The art here is bright, dynamic and engaging.  Many of the elements of the series, from the cover to issue #1 to the design of Yuri and Valentina's space-suits, is evocative of classic 1950's science fiction magazines, but with a modern twist (like digital readouts inside their helmets).  Halvorson has an attractive, painted watercolor style here with big, vivid colors well-suited for the subject matter.  Explosions (of which there are a lot, particularly in "Planetfall") are rendered with jarringly bright colors, and some excellent sound effects lettering from Grissom.  Halvorson's lines are dynamic and rough, as in certain places (such as when debris streaks down from the heavens), he goes outside the panel lines. This works nicely to show how disruptive and destructive the falling debris is, compared to the peaceful scene before.

The human (or humanoid) characters are rendered in an exaggerated, angular, cartoon style. In farther-away shots, the character's features are rendered with only small details, but still very expressively (it reminds me a little of Calvin & Hobbes meets Darwyn Cooke, at least in the expressive facial acting). The action and fight sequences in this story are drawn in a big- exciting way. Valentina and Yuri's powers are rendered nicely in those sequences, as her gravitational powers are given a circular effect, and his electromagnetic powers are visualized with something more like a Kirby crackle.  In "Lyana the Seeker," Lyana spends a lot of time in flight, and Halvorson does a great job of portraying the openness and sense of movement in those scenes.

These are compelling stories, particularly the tale of Yuri and Valentina. The siblings only have each other, they're stranded on an alien world, and their first encounter with the locals hasn't gone so well. They've got their special abilities, but it's clear the planet possesses significant threats as well. We don't know so much about their individual personalities, but from the #0 issue it seems like Yuri has been getting bored with their stated mission of collecting and analyzing mineral samples (and really, can you blame him?) but Valentina wants them to stay focused on the mission and is a little more cautious.  Thus far, the story has demonstrated that when they work together, they're very powerful and difficult to stop. I assume that as the story goes along we'll see more of their distinct personalities beyond Yuri being the fun and daring one. The story has already shown that Yuri very much needs Valentina as much as she needs him.  Lyana is also a compelling character that kids should instantly like and relate to. Apart from the fact that she rides a flying (and talking) lion, she's brave, clever and resourceful.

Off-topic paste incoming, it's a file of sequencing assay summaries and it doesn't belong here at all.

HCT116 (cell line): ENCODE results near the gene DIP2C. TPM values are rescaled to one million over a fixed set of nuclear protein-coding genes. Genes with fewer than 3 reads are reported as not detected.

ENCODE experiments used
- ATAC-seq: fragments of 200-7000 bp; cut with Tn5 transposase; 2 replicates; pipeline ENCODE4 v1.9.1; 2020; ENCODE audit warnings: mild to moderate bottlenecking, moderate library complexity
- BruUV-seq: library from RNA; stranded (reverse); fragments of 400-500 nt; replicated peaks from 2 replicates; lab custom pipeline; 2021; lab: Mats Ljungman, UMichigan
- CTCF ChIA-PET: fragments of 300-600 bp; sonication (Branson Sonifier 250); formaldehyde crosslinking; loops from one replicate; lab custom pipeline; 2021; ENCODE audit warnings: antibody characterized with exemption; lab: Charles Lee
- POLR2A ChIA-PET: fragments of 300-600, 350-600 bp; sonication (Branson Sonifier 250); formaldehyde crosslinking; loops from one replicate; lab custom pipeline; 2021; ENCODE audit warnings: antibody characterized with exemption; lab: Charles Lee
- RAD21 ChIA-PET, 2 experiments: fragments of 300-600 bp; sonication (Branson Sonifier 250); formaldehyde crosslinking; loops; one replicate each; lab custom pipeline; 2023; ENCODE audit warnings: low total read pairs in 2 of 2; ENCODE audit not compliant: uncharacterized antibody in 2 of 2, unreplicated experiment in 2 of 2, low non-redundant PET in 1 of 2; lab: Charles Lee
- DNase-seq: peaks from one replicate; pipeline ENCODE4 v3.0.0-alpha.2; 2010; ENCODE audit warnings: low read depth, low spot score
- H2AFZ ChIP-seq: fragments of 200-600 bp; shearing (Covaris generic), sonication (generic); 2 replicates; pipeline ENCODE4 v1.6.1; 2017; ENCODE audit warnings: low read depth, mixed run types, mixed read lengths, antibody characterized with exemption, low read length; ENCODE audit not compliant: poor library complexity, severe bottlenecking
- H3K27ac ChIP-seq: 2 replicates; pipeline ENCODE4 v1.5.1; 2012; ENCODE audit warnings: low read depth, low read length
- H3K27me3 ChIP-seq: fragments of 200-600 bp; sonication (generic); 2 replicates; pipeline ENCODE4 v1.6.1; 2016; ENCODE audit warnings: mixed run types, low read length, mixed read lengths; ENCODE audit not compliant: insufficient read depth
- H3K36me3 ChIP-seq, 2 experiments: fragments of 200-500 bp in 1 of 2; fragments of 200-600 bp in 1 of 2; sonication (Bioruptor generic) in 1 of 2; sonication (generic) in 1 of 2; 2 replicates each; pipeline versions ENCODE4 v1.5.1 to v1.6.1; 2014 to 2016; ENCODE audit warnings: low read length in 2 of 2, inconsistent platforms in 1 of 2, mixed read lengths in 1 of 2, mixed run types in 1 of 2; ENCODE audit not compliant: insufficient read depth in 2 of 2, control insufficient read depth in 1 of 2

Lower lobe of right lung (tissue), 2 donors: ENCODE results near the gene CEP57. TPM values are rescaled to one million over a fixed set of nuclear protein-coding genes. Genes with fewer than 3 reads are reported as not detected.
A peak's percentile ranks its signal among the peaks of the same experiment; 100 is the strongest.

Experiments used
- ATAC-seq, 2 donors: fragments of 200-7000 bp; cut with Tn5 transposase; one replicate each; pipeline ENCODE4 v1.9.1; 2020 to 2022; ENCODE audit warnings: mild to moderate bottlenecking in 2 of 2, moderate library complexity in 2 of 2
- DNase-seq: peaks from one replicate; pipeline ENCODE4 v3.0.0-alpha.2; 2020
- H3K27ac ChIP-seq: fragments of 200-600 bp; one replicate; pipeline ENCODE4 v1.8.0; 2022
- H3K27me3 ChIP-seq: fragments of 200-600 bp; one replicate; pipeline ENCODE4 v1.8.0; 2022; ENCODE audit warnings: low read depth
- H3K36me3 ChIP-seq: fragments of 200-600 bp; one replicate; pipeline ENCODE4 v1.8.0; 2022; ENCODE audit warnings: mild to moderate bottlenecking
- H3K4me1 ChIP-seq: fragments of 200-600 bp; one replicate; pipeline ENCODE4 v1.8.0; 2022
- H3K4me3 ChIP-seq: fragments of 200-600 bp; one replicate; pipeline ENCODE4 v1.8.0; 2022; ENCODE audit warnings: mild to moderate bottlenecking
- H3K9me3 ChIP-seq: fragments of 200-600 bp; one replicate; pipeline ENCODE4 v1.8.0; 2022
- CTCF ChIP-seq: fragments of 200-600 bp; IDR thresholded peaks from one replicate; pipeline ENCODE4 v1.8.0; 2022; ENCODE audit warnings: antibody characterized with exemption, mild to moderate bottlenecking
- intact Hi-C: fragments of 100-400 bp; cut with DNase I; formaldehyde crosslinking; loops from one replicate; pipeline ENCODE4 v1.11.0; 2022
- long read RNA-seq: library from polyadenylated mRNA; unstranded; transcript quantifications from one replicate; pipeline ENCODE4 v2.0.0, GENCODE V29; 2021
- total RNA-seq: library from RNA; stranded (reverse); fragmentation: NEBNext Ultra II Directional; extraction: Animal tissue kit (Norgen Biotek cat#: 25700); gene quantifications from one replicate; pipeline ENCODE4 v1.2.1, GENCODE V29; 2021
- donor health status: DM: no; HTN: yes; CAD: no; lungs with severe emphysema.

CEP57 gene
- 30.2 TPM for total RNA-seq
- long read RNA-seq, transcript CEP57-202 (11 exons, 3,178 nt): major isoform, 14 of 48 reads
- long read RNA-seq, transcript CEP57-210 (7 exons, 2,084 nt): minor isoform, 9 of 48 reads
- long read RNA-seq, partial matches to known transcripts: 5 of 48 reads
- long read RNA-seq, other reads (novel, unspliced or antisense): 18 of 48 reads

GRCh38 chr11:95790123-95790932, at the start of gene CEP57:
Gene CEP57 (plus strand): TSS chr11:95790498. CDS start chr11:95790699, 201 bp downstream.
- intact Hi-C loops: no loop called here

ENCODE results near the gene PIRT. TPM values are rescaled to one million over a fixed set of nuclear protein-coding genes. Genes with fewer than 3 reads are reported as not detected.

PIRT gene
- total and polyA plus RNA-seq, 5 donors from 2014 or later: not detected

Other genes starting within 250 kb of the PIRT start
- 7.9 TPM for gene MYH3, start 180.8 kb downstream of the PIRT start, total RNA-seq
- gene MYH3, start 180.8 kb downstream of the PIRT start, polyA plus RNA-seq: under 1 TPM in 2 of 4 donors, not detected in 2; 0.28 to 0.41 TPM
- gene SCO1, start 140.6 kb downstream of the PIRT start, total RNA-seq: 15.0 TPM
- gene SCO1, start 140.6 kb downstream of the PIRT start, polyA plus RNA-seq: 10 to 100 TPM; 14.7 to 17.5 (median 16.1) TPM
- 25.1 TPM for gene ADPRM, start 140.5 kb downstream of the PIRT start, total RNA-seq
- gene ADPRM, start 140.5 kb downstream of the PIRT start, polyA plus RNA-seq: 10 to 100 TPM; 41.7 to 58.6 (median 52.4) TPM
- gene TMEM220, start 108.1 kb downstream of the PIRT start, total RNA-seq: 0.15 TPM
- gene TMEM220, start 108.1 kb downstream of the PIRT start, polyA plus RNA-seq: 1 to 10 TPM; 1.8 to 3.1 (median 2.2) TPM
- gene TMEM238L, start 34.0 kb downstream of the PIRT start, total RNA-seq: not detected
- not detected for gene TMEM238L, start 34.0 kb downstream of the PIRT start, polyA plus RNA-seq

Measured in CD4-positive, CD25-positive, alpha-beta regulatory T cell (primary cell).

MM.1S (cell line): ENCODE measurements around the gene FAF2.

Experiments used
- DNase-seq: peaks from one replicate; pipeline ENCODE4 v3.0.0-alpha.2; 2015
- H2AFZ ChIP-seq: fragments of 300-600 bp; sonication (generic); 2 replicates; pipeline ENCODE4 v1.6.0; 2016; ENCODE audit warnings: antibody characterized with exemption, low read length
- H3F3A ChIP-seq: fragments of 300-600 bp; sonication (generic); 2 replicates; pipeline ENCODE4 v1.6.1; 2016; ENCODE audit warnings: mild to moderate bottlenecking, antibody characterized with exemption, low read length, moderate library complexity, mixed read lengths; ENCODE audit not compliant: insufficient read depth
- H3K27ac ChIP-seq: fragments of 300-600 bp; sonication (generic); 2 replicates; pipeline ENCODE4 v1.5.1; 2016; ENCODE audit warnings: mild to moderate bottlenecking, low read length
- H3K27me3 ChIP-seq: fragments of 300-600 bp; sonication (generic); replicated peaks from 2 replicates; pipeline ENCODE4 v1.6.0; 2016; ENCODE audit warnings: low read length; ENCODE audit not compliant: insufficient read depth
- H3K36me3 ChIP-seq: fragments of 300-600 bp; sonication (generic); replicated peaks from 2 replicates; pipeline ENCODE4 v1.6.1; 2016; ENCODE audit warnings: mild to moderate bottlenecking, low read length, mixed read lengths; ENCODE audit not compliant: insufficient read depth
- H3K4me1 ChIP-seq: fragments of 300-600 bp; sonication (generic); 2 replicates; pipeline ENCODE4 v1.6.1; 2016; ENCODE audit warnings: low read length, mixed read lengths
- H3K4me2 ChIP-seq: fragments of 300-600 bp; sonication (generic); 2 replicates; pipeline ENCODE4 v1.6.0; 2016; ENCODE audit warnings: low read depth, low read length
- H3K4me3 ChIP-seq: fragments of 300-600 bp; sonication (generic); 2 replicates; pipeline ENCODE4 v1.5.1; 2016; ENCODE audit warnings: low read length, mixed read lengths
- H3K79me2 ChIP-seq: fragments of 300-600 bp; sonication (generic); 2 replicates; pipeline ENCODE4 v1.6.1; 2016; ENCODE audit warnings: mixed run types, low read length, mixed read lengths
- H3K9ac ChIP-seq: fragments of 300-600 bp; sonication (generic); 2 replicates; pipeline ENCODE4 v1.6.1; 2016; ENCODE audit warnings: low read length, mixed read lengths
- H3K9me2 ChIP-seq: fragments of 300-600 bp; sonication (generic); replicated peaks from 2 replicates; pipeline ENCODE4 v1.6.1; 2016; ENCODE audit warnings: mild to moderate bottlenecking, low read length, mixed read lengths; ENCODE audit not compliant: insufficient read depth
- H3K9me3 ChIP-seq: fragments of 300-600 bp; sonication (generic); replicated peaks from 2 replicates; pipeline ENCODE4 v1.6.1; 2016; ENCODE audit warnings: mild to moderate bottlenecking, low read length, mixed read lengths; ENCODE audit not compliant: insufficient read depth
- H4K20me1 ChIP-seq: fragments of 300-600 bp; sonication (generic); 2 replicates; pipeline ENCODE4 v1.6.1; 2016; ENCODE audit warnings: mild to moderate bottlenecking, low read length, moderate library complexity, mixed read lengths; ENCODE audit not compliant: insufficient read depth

I'm often on the lookout for comics that I can read with my kids, looking for both for appropriateness of subject matter, and even more importantly, something they'll find interesting enough to read. I'm happy to say that Planet Gigantic succeeds on all those counts.  There's enough drama, humor, action and danger to engage bigger kids, but not so much as to scare away the littler ones. You'll enjoy it too.

* Nice nods to Yuri Gagarin and Valentina Tereshkova, Soviet space pioneers.